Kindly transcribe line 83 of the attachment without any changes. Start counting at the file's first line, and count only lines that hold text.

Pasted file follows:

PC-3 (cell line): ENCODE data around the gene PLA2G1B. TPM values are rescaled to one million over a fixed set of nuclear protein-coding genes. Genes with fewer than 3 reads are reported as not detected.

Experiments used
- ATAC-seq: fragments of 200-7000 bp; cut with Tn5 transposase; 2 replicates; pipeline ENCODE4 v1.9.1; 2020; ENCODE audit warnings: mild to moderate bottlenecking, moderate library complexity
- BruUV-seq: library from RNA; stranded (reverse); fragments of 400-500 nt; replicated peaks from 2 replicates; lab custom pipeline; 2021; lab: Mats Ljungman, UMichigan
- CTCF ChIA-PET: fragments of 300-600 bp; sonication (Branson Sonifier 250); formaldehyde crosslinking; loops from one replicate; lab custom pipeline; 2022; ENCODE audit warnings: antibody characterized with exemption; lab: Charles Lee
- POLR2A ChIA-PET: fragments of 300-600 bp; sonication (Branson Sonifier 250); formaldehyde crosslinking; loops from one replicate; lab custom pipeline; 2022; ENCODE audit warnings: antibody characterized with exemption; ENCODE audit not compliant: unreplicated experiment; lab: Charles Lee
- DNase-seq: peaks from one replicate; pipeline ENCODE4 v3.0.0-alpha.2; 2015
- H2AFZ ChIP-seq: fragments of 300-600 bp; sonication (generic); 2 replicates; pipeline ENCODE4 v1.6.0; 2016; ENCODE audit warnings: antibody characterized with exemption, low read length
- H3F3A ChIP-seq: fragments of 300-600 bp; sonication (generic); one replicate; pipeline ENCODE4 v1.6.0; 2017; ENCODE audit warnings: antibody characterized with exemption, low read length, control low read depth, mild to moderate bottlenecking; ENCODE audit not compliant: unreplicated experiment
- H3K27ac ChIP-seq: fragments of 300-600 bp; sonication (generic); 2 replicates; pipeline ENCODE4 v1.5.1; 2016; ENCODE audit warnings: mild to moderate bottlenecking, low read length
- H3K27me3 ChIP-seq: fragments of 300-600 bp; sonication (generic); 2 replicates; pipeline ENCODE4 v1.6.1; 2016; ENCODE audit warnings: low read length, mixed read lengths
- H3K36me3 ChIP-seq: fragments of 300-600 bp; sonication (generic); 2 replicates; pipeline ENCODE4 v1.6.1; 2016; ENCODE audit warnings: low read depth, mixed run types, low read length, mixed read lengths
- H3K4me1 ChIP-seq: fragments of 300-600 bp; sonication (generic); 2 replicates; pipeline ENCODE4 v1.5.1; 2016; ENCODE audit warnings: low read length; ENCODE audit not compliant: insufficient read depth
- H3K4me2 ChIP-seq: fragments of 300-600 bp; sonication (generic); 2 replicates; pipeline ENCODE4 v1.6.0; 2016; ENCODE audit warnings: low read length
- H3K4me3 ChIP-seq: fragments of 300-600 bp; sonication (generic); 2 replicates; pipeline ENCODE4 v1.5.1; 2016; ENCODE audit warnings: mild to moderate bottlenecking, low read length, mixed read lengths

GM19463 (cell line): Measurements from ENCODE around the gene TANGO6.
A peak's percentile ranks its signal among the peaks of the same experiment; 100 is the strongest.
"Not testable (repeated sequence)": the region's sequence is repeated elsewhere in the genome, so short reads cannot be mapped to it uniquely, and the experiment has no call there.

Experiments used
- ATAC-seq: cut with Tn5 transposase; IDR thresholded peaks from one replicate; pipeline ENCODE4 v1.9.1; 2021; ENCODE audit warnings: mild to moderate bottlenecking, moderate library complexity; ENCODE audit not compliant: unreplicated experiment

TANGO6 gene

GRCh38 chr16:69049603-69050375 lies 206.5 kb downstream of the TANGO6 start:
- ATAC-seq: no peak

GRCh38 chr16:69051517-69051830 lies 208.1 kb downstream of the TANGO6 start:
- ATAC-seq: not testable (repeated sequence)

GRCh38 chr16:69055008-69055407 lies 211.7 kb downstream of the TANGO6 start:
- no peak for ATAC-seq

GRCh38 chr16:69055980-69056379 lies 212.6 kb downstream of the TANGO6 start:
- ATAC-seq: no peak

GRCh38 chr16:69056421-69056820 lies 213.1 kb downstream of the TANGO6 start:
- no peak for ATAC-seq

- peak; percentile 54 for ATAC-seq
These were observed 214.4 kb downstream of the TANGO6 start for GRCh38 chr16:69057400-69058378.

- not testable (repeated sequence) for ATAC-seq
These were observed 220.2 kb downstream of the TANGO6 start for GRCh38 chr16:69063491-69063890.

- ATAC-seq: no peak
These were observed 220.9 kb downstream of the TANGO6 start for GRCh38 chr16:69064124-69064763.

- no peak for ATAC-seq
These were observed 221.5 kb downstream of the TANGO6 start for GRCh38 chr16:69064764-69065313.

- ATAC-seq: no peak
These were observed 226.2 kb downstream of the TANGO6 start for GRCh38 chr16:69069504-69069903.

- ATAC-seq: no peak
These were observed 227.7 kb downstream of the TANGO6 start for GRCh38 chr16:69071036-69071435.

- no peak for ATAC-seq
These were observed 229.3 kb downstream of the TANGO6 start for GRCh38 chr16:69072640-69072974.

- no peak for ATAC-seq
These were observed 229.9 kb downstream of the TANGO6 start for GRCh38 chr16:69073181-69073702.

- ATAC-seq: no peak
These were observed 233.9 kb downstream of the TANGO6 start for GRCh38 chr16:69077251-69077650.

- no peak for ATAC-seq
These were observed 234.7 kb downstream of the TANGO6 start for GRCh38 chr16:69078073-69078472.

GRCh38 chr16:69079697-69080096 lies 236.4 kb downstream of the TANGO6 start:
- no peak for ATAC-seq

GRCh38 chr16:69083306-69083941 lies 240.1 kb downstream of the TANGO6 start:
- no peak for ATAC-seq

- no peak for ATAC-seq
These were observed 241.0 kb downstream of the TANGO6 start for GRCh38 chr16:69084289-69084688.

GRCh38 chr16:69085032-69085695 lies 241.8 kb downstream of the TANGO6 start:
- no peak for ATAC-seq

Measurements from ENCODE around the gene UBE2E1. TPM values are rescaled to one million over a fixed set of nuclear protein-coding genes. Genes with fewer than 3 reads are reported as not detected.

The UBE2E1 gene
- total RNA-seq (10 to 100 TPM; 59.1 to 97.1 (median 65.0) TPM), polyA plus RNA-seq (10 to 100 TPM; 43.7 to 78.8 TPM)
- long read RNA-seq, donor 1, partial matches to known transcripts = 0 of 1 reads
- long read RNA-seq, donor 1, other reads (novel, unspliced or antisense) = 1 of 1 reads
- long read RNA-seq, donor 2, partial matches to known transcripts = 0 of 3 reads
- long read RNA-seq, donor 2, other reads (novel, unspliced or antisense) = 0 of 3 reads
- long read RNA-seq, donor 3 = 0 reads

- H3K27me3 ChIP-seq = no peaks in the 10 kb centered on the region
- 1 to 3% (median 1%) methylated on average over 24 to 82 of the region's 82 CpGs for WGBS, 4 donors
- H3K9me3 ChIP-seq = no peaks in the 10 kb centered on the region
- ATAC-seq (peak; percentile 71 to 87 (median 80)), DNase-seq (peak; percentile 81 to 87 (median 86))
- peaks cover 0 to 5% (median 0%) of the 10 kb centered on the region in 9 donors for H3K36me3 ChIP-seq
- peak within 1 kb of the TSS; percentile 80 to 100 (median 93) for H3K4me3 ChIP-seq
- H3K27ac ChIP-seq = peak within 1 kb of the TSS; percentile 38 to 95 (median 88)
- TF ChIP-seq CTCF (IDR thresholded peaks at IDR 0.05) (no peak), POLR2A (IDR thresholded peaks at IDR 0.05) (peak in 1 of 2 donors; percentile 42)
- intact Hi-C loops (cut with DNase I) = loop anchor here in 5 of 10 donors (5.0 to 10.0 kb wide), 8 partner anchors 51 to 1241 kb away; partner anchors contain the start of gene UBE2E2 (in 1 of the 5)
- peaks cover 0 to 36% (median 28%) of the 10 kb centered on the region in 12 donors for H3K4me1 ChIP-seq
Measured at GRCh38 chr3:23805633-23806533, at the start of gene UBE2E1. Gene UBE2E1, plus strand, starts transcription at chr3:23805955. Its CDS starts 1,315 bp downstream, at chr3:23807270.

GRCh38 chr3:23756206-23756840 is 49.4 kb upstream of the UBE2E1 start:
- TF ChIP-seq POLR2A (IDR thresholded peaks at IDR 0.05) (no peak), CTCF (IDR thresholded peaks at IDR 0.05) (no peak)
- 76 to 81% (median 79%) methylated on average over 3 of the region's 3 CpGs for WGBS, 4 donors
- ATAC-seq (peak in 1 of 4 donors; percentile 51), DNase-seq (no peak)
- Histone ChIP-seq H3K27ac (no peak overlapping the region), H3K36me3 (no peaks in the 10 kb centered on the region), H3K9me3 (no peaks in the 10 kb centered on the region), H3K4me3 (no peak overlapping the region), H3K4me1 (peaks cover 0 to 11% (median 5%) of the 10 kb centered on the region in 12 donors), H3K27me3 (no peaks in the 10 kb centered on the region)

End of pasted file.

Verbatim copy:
- Histone ChIP-seq H3K27ac (no peak overlapping the region), H3K36me3 (no peaks in the 10 kb centered on the region), H3K9me3 (no peaks in the 10 kb centered on the region), H3K4me3 (no peak overlapping the region), H3K4me1 (peaks cover 0 to 11% (median 5%) of the 10 kb centered on the region in 12 donors), H3K27me3 (no peaks in the 10 kb centered on the region)